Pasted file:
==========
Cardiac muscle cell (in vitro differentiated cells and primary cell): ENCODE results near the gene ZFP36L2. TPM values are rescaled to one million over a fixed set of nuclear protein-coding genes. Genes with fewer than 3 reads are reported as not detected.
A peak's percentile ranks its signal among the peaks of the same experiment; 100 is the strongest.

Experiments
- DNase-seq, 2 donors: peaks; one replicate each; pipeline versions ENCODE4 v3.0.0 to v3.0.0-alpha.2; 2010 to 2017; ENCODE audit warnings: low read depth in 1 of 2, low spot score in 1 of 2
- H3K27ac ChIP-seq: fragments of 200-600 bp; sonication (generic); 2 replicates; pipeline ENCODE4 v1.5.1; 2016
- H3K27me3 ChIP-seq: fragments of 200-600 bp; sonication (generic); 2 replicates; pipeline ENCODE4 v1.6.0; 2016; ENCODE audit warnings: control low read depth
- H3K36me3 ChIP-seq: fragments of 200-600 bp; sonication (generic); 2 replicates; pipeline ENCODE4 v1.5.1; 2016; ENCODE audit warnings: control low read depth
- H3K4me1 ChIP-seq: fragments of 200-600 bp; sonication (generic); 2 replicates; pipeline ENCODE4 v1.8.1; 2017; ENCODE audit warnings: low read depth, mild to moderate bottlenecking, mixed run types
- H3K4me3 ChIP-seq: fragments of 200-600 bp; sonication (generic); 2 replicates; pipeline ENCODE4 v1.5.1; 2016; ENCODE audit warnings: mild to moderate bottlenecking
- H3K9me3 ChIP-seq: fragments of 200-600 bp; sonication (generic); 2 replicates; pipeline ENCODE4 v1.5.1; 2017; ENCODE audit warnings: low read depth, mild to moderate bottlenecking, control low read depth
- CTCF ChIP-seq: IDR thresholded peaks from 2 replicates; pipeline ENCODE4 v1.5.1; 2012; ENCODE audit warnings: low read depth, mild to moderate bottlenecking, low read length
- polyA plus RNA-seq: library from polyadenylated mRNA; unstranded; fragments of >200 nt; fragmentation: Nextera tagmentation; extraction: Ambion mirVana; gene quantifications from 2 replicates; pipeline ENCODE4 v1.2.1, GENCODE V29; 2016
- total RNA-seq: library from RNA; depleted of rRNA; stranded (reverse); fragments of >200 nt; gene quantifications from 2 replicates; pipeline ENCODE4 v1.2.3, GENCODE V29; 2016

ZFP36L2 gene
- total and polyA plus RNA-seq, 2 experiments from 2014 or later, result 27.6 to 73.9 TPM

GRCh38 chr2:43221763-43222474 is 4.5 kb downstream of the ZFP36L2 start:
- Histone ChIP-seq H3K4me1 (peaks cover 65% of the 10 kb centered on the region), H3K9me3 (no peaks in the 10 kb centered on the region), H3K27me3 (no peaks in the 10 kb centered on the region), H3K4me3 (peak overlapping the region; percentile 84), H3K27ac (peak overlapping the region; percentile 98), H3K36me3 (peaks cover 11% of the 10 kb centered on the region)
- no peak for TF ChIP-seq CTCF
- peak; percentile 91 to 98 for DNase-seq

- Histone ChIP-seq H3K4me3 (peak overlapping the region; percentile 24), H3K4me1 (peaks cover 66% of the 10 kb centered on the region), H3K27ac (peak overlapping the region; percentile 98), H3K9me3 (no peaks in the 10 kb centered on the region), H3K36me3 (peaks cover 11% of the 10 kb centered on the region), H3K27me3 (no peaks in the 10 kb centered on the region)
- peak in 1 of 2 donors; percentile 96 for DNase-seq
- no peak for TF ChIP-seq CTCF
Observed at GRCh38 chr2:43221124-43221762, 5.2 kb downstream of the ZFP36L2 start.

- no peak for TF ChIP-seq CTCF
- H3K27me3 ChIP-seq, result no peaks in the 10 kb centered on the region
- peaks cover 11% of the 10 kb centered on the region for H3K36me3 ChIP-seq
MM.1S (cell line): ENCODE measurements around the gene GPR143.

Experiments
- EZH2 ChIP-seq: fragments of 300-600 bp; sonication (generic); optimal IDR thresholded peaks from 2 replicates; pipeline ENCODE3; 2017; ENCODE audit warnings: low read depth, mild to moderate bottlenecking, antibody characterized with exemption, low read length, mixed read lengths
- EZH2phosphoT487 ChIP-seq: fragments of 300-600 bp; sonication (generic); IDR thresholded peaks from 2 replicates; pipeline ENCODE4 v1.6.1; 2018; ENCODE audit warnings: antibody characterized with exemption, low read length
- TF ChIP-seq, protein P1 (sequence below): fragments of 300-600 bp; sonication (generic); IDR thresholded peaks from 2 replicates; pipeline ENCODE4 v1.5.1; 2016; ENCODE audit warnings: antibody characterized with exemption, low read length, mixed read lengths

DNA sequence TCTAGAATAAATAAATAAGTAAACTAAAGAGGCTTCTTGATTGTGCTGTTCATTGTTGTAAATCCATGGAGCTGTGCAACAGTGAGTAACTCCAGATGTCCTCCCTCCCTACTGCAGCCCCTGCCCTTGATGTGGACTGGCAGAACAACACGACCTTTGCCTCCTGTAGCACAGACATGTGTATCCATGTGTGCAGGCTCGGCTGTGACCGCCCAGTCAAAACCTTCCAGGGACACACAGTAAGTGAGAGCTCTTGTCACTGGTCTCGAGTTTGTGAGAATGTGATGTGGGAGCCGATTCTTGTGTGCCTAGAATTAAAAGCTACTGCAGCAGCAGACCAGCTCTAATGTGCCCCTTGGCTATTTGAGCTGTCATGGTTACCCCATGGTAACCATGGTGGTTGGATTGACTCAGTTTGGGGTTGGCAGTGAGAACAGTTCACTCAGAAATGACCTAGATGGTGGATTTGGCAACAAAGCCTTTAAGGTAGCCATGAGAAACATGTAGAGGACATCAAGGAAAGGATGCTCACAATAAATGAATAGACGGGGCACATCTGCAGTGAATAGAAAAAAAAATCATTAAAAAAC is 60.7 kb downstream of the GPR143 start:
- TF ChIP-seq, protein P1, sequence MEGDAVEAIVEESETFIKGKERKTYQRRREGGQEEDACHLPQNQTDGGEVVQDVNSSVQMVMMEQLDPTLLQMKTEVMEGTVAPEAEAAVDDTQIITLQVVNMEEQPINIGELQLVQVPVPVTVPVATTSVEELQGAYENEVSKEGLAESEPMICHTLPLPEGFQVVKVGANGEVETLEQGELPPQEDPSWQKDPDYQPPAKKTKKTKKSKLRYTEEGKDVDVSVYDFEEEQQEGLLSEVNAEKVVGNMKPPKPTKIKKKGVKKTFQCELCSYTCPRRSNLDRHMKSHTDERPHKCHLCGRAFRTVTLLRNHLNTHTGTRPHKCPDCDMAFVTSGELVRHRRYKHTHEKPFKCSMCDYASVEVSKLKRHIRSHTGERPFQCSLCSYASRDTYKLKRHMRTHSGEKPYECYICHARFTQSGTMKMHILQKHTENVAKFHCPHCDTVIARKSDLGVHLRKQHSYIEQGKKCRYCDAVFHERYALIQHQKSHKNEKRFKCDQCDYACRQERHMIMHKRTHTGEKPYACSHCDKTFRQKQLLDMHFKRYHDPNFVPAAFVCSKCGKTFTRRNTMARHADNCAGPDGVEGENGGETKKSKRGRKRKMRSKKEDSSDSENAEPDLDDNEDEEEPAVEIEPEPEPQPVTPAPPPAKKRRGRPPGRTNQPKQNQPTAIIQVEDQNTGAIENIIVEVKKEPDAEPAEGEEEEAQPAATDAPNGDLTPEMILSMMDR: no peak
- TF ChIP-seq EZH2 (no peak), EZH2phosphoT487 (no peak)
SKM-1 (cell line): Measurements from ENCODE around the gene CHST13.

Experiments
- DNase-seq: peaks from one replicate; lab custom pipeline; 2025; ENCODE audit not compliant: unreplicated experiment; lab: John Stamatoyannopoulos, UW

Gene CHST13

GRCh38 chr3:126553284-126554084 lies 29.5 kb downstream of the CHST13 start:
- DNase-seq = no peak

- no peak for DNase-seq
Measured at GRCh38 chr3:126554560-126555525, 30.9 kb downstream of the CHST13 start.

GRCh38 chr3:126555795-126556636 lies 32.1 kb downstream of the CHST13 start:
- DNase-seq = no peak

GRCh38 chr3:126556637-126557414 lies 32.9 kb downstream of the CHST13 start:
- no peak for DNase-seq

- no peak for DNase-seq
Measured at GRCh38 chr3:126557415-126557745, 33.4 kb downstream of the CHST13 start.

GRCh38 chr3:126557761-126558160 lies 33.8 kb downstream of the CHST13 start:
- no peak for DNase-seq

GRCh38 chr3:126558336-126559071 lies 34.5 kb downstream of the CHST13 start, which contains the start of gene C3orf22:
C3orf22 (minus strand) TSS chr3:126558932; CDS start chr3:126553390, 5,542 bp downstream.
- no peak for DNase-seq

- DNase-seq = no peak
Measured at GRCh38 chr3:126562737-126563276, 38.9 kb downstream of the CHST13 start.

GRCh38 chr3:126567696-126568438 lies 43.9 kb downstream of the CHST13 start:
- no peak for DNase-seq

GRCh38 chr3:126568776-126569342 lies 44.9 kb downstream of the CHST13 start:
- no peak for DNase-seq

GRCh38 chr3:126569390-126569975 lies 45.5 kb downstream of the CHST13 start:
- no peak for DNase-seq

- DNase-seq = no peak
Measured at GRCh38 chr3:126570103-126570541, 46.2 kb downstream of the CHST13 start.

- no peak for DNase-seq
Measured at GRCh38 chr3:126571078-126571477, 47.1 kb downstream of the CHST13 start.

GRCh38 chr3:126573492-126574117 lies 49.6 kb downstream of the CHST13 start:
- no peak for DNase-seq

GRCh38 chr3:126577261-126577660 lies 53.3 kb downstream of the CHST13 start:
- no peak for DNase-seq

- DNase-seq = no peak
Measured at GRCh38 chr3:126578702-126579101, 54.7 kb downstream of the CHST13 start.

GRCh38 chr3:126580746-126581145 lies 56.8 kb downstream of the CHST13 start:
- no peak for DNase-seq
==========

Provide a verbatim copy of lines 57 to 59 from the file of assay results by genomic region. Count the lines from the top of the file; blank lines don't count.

- no peak for DNase-seq

GRCh38 chr3:126568776-126569342 lies 44.9 kb downstream of the CHST13 start:
- no peak for DNase-seq